Despite Arsenal victory, Nottingham Forest still lost in the trees
Few clubs can boast back to back European titles. Nottingham Forest is one. Forest’s accolades date back to the late 70s and early 80s when Brian Clough managed the side to best Europe’s elite. These days, however, the Tricky Trees compete in England's second tier. They’ve been there for seemingly an eternity. Seldom have they challenged for promotion to the Premier League.
It’s been that way since they were sent down from the Premiership (as it was known back then) in 1999. The club hasn’t played top-flight football this millennium.
With top quality opposition no longer frequenting the City Ground, Forest supporters, and the team itself, become gripped with the proposal of a big cup tie. Enter the most diabolical football side in the country: Arsenal. Forest has more reason than most to dislike the Gunners. The London club borrowed their kit and didn't give it back.
It wasn't a David vs. Goliath story on the Lincoln City level. To Forest faithful, though, it was the game of the season. The opportunity to see their team playing a side which has been consistently participating in European competition for two decades was too much of an opportunity to miss. With the club struggling, games played just a month prior tended to have empty seats in the thousands. Yet, even without a manager, this tilt nearly sold out the 27,500-seat venue.
What a treat the crowd witnessed. A fluid attacking game ensued, one in which neither side displayed any intention to check their pace and perhaps do a bit of defending. Out of nowhere, Forest triumphed over the mighty Arsenal 4-2. It was a real red letter day for Nottingham Forest. The squad hadn’t won in its previous five matches.
More concerned with digging his side out of its own league troubles, Arsene Wenger hadn't fielded a full-strength XI. Nevertheless, Forest was surfing the wave's crest. The win against Arsenal’s B team had propelled them back into English football's limelight. Whereas the season had appeared unsalvageable, there was suddenly hope they could string some results together, especially if they could interest a credible manager. Gary Brazil had overseen the Arsenal upset.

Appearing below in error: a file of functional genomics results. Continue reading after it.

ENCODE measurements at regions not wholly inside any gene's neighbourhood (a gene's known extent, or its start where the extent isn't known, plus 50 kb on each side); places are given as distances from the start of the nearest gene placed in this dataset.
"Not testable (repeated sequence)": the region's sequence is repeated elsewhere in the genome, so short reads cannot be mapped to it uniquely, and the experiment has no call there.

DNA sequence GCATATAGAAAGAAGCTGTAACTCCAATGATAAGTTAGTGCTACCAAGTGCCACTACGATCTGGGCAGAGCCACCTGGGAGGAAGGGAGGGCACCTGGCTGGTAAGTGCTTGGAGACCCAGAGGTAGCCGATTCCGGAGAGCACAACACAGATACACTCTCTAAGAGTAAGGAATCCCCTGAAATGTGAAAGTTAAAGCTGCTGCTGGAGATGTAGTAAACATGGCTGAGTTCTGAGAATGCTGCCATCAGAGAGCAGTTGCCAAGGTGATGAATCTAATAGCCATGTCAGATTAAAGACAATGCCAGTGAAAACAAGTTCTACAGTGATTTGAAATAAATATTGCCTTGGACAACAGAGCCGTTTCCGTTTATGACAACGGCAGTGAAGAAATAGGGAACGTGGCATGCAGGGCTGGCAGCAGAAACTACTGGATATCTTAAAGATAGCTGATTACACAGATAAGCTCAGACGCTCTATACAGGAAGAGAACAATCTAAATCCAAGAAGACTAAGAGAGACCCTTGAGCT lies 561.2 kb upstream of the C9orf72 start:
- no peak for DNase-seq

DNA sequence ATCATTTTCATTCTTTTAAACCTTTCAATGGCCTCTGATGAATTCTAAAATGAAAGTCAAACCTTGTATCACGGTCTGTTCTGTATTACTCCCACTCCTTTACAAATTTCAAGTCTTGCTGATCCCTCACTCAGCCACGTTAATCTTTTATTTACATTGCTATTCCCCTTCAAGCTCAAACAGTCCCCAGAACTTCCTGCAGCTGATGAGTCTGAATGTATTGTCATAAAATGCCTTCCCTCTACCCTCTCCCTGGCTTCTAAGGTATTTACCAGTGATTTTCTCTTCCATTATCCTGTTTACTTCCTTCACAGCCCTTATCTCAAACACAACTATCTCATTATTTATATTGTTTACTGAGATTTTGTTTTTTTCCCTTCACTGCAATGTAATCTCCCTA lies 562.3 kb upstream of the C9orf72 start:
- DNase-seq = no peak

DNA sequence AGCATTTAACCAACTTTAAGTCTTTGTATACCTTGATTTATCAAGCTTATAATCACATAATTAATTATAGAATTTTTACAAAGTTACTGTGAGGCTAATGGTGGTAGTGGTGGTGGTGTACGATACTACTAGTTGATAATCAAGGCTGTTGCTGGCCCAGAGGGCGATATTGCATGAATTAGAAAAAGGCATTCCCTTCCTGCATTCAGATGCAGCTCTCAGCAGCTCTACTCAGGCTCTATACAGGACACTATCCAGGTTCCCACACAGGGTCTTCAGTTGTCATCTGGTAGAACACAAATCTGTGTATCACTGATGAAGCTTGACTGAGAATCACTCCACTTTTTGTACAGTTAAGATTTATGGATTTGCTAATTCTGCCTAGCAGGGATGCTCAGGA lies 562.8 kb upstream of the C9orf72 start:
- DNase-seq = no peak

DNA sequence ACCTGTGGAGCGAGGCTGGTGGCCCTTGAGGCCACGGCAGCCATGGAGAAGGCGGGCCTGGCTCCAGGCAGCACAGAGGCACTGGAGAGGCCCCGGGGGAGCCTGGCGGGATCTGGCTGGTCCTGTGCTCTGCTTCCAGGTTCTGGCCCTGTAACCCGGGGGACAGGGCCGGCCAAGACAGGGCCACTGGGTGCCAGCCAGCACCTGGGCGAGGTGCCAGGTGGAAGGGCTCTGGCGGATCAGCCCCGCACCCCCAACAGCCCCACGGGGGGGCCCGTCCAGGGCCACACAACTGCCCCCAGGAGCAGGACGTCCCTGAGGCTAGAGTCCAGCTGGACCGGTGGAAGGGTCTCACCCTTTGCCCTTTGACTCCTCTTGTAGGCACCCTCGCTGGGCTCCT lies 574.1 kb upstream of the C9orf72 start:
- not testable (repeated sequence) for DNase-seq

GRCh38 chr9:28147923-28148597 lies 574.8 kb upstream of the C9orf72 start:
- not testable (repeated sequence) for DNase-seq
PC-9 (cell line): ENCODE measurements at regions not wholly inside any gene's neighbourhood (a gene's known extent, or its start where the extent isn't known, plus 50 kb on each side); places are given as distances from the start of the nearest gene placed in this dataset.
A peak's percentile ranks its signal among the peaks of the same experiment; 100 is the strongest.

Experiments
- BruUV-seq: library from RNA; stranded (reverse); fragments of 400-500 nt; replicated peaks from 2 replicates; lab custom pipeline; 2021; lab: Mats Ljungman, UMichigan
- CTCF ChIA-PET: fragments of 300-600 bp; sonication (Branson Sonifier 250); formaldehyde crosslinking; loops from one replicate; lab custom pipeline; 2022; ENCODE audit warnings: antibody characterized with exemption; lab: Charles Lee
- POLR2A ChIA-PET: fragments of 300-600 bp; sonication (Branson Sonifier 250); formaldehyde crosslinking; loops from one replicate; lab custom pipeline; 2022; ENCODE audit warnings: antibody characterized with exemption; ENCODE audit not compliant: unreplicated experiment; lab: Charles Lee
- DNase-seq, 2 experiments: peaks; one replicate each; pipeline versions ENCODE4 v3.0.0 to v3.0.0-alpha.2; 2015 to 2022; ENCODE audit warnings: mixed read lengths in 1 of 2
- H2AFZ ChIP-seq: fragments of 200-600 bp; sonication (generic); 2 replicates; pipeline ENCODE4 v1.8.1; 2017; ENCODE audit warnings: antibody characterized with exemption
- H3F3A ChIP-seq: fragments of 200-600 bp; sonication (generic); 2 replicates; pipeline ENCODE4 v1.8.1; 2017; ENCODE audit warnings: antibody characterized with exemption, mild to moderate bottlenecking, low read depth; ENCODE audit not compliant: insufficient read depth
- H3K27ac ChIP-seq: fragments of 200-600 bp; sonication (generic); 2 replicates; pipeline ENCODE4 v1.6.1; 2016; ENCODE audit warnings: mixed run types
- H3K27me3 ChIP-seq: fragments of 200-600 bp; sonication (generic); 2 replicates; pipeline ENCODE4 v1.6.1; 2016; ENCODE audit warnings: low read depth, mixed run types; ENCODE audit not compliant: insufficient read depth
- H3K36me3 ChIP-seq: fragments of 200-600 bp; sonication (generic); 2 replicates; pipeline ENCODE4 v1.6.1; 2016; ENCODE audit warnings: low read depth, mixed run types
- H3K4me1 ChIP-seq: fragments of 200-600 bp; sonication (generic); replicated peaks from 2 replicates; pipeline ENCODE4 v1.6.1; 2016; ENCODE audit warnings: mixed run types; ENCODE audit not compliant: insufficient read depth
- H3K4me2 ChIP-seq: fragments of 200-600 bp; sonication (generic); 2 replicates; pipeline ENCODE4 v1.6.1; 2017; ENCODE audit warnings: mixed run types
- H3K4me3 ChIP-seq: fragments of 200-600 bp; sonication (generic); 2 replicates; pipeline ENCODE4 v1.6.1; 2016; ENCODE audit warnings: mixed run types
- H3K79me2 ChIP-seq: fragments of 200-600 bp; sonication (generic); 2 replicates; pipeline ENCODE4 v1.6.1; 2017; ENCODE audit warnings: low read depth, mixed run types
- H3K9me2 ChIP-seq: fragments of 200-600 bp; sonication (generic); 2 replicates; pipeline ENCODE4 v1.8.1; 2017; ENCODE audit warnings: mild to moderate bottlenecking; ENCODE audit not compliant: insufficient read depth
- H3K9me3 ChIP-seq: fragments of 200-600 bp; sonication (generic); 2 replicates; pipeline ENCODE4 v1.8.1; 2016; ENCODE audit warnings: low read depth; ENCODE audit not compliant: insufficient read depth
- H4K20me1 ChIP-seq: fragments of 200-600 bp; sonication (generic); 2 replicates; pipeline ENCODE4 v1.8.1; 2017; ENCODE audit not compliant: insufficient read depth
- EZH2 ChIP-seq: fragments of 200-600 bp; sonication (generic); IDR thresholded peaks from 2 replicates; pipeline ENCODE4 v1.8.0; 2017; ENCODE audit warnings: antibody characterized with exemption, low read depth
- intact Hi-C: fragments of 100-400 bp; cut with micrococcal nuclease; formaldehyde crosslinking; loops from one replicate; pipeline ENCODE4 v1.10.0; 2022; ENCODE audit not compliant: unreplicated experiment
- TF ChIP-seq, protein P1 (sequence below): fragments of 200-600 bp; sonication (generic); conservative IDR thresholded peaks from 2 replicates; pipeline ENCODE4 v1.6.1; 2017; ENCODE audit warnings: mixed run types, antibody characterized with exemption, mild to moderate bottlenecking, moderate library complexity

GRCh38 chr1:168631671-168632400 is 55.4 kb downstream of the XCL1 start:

The next game was a 1-0 loss to promotion hopefuls Aston Villa. But good news had arrived in the form of Aitor Karanka, who wasn't too far removed from having directed Middlesbrough to Premier League promotion.
No better soliloquy exists than Karanka’s musings after the game with Preston North End, which his side lost 3-0 at home.
I am embarrassed as I can understand the fans who left early. I had to thank the fans who stayed until the end as it was a poor game and a performance. If we play like that it is impossible to win games in any league, especially in the Championship.
The first half and second half we looked like a team without soul and without spirit. It is unbelievable as to think 10 days ago we played against Wolves in that way. I am not used to having games like this. It is not about attitude or characters on the pitch; you can lose and you can win but you have to at least leave the pitch thinking you have done everything. I don't think all the players can go home thinking they have done their best.
The fans had seemingly lost some love for the club too. Five-thousand-odd were missing just a few weeks after the historic win over Arsenal.
That game might have been the squad's lowest point since the upset, but is part of a larger downfall. They’ve since lost to Hull City twice, once in the FA Cup, and Fulham, scoring just once in the collective 270 minutes. Not quite the side that put four past Arsenal on the day.
While others continuing their FA Cup quests, Forest fought to a goalless draw against Burton Albion. That his new team fought may give the manager some hope. The two-goal hero from the Arsenal match, Eric Lichaj, was sent off just before the half-hour. Yet, Forest held on for a point.
All of which leaves the club in 17th place. It is Manchester City:United distance from the playoff places, 16 points adrift, and also one place above the group staving off relegation, albeit four points clear Reading and eight from danger. Concentrating on the cup is no longer an option, having been dispatched by Hull. All that is left for Karanka is to assess. For the players, it's now about having a job next season.
Karanka will wish to see more performances like the defiant stand against Burton and the one shining match in the post-Arsenal morass. In the Basque manager's second foray, the side visited rampant league leaders Wolves and took all three points from the Molineaux.
Nottingham Forest's season has been something like a long, drawn-out divorce for fans. When it is finalised in May, they'll look back, perplexed that it came to such a conclusion, and someone will remark, " It was never meant to be, but we did have some good times. Didn't we?"